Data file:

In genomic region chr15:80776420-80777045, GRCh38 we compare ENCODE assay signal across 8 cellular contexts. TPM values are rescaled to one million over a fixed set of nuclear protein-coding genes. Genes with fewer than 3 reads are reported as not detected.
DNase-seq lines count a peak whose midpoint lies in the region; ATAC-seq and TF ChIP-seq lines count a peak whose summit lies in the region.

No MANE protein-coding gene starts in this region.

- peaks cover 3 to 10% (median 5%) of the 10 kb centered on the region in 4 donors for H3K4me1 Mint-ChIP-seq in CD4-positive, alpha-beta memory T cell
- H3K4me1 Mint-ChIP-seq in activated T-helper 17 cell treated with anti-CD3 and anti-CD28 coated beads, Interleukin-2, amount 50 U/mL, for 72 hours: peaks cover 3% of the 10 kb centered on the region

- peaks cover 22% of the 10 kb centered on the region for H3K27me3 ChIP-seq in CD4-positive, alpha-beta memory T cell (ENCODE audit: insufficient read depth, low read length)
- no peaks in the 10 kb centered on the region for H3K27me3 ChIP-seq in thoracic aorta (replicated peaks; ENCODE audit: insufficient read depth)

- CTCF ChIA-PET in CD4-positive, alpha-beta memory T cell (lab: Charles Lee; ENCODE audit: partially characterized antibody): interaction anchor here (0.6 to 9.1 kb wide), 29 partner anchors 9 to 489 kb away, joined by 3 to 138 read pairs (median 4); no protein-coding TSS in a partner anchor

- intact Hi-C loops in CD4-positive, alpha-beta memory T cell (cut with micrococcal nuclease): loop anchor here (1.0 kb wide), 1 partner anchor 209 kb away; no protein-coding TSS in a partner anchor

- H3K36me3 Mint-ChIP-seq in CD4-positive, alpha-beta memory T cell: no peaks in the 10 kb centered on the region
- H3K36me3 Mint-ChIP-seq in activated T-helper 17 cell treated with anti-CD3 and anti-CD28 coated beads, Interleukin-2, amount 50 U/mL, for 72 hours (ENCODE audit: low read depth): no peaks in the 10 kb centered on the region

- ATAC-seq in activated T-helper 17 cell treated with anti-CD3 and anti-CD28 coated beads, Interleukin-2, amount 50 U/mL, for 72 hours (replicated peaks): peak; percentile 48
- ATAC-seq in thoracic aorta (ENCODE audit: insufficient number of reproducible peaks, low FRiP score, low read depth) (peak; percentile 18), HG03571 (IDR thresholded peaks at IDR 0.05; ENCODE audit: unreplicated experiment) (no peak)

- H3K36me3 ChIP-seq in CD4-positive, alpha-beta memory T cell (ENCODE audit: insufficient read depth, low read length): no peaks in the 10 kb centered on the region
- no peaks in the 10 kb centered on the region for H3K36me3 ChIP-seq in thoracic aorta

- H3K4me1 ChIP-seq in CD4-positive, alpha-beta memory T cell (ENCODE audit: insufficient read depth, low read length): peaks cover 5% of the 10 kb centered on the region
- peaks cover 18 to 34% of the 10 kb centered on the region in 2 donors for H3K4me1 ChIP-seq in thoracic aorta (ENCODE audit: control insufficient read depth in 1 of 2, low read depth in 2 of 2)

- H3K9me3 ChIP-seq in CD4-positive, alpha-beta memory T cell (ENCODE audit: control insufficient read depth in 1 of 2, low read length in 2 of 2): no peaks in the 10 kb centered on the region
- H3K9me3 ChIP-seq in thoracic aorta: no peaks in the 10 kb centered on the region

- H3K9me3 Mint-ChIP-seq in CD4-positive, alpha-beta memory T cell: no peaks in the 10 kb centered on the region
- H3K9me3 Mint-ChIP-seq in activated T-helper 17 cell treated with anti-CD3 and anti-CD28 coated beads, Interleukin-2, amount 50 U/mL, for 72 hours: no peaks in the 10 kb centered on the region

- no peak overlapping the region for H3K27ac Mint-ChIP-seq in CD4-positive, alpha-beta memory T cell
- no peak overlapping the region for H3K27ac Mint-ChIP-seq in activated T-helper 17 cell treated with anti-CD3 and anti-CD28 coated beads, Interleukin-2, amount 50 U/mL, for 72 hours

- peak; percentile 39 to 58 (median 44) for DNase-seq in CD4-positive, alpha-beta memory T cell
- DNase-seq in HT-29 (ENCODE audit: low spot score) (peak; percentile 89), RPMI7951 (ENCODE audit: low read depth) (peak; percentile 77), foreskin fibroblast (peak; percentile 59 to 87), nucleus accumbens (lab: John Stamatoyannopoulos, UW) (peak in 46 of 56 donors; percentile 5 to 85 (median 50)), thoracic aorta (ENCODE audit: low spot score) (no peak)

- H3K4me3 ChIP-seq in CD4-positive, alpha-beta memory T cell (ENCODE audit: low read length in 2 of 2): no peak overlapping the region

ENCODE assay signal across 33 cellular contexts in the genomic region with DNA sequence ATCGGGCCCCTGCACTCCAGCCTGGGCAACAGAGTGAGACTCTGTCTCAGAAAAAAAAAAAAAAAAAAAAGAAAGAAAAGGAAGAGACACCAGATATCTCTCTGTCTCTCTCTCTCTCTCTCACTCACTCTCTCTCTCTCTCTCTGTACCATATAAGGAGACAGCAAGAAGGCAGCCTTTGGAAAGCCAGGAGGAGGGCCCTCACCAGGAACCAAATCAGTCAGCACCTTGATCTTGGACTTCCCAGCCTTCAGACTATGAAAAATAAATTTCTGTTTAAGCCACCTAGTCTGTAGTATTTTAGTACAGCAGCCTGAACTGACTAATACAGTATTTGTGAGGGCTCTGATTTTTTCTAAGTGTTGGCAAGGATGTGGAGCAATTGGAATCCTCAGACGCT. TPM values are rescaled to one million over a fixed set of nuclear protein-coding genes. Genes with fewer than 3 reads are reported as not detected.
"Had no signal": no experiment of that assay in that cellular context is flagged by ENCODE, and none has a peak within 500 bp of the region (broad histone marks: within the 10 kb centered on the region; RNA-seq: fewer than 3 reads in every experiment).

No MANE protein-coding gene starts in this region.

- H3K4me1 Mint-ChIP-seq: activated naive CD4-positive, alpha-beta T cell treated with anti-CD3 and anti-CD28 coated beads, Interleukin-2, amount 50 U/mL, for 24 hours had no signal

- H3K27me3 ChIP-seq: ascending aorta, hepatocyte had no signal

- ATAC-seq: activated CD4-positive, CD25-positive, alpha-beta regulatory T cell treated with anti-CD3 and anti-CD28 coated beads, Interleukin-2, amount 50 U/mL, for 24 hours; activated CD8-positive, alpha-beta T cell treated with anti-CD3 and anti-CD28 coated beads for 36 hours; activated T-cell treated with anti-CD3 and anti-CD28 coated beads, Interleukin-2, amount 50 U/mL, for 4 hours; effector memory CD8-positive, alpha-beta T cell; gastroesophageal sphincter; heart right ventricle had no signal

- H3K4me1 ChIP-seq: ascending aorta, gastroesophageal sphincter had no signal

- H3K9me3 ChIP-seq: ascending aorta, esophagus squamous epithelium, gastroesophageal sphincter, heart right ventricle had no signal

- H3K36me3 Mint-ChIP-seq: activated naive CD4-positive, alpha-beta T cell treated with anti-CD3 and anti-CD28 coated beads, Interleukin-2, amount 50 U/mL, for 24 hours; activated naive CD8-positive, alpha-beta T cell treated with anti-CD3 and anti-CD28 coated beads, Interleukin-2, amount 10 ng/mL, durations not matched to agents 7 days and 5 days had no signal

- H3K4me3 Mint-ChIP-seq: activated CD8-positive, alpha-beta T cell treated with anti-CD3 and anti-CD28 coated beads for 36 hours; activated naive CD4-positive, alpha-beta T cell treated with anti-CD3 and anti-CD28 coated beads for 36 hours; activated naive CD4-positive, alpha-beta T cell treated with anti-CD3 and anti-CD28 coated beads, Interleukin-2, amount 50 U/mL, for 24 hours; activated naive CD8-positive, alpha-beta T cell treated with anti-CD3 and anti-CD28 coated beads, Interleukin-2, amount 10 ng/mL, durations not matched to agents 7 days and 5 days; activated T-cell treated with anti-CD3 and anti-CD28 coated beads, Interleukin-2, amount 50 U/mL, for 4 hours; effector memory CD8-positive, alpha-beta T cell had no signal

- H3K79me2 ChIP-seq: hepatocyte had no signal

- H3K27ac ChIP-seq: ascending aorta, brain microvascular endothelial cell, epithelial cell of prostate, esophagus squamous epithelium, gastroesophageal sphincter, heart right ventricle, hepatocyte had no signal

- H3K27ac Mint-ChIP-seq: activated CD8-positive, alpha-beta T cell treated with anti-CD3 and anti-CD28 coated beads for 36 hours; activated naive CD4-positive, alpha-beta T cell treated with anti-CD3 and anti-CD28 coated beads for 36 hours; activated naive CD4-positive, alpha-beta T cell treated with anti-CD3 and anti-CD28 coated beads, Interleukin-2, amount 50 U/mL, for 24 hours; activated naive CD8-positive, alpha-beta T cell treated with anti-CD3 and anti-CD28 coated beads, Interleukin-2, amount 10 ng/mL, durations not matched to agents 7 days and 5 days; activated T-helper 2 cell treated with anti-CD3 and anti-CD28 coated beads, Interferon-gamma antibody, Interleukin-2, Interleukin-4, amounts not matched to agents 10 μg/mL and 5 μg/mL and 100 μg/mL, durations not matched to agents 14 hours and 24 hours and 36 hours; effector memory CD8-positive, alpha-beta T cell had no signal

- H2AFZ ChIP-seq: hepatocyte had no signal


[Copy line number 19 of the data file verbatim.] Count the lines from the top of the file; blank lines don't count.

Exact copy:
- H3K9me3 ChIP-seq in thoracic aorta: no peaks in the 10 kb centered on the region